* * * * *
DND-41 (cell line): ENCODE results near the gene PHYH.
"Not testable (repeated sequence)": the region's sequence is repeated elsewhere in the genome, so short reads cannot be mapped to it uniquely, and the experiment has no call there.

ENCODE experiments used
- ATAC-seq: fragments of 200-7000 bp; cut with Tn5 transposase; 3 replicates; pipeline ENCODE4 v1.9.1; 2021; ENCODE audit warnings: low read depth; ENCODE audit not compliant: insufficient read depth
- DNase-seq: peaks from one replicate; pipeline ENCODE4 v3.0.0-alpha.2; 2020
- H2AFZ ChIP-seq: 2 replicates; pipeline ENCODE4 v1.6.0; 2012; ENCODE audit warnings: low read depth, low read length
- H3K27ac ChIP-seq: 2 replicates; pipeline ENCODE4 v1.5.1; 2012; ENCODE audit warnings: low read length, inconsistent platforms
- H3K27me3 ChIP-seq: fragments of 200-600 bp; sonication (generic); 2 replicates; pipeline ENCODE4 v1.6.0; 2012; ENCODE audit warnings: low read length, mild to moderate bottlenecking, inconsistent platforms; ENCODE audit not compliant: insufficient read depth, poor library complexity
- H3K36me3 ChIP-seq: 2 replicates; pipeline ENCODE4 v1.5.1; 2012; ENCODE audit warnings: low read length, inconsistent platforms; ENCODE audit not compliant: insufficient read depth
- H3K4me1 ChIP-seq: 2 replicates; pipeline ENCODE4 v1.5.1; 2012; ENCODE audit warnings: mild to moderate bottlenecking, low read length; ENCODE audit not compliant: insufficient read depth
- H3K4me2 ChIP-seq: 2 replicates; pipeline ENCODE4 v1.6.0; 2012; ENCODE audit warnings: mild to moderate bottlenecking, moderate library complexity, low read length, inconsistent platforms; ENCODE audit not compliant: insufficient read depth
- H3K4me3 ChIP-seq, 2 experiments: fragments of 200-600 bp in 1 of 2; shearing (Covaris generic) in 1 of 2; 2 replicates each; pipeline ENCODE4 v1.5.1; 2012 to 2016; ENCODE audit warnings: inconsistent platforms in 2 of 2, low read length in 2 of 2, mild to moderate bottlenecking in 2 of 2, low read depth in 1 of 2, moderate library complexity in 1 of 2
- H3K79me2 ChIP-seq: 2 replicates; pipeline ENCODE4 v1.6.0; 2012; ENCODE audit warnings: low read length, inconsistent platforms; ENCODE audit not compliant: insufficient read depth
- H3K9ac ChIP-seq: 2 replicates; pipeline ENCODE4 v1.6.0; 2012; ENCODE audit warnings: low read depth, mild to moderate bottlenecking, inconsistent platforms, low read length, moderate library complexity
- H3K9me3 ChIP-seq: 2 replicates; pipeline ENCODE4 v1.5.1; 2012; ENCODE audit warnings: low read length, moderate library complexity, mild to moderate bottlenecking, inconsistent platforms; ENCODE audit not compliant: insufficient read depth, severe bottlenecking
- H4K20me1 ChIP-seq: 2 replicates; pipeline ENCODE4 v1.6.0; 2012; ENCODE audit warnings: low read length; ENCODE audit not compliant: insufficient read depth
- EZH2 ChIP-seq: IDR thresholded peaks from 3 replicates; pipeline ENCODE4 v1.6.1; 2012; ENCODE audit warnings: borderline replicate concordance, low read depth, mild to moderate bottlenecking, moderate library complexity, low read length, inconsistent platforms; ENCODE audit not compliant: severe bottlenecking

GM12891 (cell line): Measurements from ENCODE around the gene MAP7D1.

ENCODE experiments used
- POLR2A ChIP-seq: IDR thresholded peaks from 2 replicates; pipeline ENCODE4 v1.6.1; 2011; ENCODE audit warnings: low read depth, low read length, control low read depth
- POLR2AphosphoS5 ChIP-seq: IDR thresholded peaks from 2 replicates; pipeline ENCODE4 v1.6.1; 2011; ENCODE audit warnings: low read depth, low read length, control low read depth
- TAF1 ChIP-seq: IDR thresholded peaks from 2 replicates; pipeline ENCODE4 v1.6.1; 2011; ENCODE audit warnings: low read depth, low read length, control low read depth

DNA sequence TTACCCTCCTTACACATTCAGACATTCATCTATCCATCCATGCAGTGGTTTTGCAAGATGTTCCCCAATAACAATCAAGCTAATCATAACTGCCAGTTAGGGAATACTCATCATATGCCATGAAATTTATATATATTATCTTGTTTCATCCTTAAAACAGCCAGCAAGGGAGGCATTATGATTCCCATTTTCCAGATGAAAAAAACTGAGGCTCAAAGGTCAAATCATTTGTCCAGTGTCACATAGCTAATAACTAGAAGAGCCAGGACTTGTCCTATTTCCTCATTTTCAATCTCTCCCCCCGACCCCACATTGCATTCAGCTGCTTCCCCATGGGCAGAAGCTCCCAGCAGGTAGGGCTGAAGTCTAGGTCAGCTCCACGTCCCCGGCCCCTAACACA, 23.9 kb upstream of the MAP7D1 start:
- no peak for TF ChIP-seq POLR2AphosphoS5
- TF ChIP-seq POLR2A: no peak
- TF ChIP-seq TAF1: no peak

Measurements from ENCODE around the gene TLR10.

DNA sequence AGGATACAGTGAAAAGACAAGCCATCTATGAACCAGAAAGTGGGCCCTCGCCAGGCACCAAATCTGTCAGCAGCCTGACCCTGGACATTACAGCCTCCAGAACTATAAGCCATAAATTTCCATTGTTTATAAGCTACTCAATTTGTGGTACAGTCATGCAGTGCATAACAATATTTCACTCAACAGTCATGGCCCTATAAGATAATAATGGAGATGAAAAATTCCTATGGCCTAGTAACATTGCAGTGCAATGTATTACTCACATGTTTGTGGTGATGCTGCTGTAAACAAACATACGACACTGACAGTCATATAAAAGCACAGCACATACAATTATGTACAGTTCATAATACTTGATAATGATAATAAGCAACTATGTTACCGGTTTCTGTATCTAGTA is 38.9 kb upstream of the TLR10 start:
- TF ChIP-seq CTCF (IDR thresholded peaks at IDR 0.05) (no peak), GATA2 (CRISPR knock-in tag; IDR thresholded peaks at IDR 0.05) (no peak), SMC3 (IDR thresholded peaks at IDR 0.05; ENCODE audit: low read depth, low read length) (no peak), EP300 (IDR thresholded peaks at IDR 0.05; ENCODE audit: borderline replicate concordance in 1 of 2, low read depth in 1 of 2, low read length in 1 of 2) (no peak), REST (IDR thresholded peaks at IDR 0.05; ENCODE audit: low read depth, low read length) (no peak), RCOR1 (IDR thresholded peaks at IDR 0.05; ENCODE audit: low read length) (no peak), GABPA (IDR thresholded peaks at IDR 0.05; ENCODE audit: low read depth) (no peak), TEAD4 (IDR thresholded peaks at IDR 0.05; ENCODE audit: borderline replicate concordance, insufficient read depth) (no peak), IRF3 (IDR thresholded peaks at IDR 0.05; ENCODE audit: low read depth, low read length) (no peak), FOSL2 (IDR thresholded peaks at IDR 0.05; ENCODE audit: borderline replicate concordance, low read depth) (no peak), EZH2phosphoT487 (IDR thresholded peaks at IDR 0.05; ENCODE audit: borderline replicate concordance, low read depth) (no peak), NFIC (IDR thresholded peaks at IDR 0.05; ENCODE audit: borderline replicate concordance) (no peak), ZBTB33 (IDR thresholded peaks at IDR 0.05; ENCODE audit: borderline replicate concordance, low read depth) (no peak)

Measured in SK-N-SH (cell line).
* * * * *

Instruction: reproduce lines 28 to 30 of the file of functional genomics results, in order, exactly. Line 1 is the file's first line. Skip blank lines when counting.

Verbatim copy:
DNA sequence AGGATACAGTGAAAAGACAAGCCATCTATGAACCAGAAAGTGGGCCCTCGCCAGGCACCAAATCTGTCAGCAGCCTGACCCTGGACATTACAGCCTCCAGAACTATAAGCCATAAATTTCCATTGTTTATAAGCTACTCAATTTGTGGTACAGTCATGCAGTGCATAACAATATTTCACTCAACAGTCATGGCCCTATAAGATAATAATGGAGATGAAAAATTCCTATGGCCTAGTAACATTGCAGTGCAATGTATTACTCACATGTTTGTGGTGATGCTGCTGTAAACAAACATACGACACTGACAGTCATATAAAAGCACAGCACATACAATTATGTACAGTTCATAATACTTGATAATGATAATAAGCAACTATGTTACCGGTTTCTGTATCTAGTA is 38.9 kb upstream of the TLR10 start:
- TF ChIP-seq CTCF (IDR thresholded peaks at IDR 0.05) (no peak), GATA2 (CRISPR knock-in tag; IDR thresholded peaks at IDR 0.05) (no peak), SMC3 (IDR thresholded peaks at IDR 0.05; ENCODE audit: low read depth, low read length) (no peak), EP300 (IDR thresholded peaks at IDR 0.05; ENCODE audit: borderline replicate concordance in 1 of 2, low read depth in 1 of 2, low read length in 1 of 2) (no peak), REST (IDR thresholded peaks at IDR 0.05; ENCODE audit: low read depth, low read length) (no peak), RCOR1 (IDR thresholded peaks at IDR 0.05; ENCODE audit: low read length) (no peak), GABPA (IDR thresholded peaks at IDR 0.05; ENCODE audit: low read depth) (no peak), TEAD4 (IDR thresholded peaks at IDR 0.05; ENCODE audit: borderline replicate concordance, insufficient read depth) (no peak), IRF3 (IDR thresholded peaks at IDR 0.05; ENCODE audit: low read depth, low read length) (no peak), FOSL2 (IDR thresholded peaks at IDR 0.05; ENCODE audit: borderline replicate concordance, low read depth) (no peak), EZH2phosphoT487 (IDR thresholded peaks at IDR 0.05; ENCODE audit: borderline replicate concordance, low read depth) (no peak), NFIC (IDR thresholded peaks at IDR 0.05; ENCODE audit: borderline replicate concordance) (no peak), ZBTB33 (IDR thresholded peaks at IDR 0.05; ENCODE audit: borderline replicate concordance, low read depth) (no peak)

Measured in SK-N-SH (cell line).